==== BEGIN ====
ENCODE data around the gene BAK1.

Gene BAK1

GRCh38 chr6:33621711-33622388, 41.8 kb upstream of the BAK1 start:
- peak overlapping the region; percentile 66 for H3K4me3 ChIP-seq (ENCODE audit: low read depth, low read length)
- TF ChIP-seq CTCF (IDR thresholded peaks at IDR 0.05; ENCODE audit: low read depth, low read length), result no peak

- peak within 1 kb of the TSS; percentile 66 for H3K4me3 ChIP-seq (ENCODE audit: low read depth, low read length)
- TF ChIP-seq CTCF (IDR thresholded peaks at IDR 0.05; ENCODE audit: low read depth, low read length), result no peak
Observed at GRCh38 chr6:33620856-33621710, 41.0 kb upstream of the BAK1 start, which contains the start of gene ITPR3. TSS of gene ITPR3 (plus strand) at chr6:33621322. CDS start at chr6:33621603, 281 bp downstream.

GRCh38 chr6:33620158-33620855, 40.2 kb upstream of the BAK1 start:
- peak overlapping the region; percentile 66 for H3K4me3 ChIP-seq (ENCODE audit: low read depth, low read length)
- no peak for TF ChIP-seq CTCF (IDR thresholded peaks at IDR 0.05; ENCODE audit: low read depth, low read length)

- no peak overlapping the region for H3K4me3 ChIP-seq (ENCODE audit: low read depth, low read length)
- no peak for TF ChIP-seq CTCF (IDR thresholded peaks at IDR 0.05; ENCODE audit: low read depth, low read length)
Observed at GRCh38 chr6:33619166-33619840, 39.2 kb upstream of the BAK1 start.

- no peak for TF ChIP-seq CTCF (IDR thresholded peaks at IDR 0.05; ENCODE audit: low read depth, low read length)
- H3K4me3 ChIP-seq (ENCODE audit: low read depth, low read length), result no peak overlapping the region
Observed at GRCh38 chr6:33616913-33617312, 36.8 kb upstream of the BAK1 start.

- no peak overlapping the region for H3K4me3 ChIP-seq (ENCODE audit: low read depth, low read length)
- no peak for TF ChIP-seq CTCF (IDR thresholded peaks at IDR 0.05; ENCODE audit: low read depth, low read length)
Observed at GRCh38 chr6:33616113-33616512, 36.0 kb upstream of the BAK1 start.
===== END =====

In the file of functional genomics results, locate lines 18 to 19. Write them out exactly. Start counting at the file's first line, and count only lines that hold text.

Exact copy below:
- no peak overlapping the region for H3K4me3 ChIP-seq (ENCODE audit: low read depth, low read length)
- no peak for TF ChIP-seq CTCF (IDR thresholded peaks at IDR 0.05; ENCODE audit: low read depth, low read length)